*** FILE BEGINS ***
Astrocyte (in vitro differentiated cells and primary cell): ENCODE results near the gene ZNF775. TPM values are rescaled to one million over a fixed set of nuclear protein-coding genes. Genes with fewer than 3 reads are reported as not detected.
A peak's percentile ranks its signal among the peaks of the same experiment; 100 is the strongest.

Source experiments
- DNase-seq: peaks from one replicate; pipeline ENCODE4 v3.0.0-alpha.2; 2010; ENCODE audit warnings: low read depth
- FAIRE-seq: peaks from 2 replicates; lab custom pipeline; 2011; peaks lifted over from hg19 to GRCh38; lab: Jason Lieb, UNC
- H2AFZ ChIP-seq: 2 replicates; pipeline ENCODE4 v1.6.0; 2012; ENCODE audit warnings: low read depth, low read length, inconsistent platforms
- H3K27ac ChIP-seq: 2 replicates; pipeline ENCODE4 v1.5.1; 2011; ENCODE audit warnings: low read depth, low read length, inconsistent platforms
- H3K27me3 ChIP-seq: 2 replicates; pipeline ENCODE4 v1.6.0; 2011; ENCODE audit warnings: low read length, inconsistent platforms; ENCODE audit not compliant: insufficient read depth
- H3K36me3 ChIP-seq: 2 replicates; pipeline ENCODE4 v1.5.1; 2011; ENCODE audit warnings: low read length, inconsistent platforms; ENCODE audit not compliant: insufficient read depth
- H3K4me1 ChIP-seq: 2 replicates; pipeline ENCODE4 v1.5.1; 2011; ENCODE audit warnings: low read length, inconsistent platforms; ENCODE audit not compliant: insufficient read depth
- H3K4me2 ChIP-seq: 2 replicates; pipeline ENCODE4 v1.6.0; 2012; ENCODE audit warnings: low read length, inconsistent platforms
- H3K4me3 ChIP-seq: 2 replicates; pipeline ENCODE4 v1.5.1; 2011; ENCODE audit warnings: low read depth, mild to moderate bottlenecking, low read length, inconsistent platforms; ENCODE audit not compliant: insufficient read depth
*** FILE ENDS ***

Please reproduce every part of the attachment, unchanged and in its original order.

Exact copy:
Astrocyte (in vitro differentiated cells and primary cell): ENCODE results near the gene ZNF775. TPM values are rescaled to one million over a fixed set of nuclear protein-coding genes. Genes with fewer than 3 reads are reported as not detected.
A peak's percentile ranks its signal among the peaks of the same experiment; 100 is the strongest.

Source experiments
- DNase-seq: peaks from one replicate; pipeline ENCODE4 v3.0.0-alpha.2; 2010; ENCODE audit warnings: low read depth
- FAIRE-seq: peaks from 2 replicates; lab custom pipeline; 2011; peaks lifted over from hg19 to GRCh38; lab: Jason Lieb, UNC
- H2AFZ ChIP-seq: 2 replicates; pipeline ENCODE4 v1.6.0; 2012; ENCODE audit warnings: low read depth, low read length, inconsistent platforms
- H3K27ac ChIP-seq: 2 replicates; pipeline ENCODE4 v1.5.1; 2011; ENCODE audit warnings: low read depth, low read length, inconsistent platforms
- H3K27me3 ChIP-seq: 2 replicates; pipeline ENCODE4 v1.6.0; 2011; ENCODE audit warnings: low read length, inconsistent platforms; ENCODE audit not compliant: insufficient read depth
- H3K36me3 ChIP-seq: 2 replicates; pipeline ENCODE4 v1.5.1; 2011; ENCODE audit warnings: low read length, inconsistent platforms; ENCODE audit not compliant: insufficient read depth
- H3K4me1 ChIP-seq: 2 replicates; pipeline ENCODE4 v1.5.1; 2011; ENCODE audit warnings: low read length, inconsistent platforms; ENCODE audit not compliant: insufficient read depth
- H3K4me2 ChIP-seq: 2 replicates; pipeline ENCODE4 v1.6.0; 2012; ENCODE audit warnings: low read length, inconsistent platforms
- H3K4me3 ChIP-seq: 2 replicates; pipeline ENCODE4 v1.5.1; 2011; ENCODE audit warnings: low read depth, mild to moderate bottlenecking, low read length, inconsistent platforms; ENCODE audit not compliant: insufficient read depth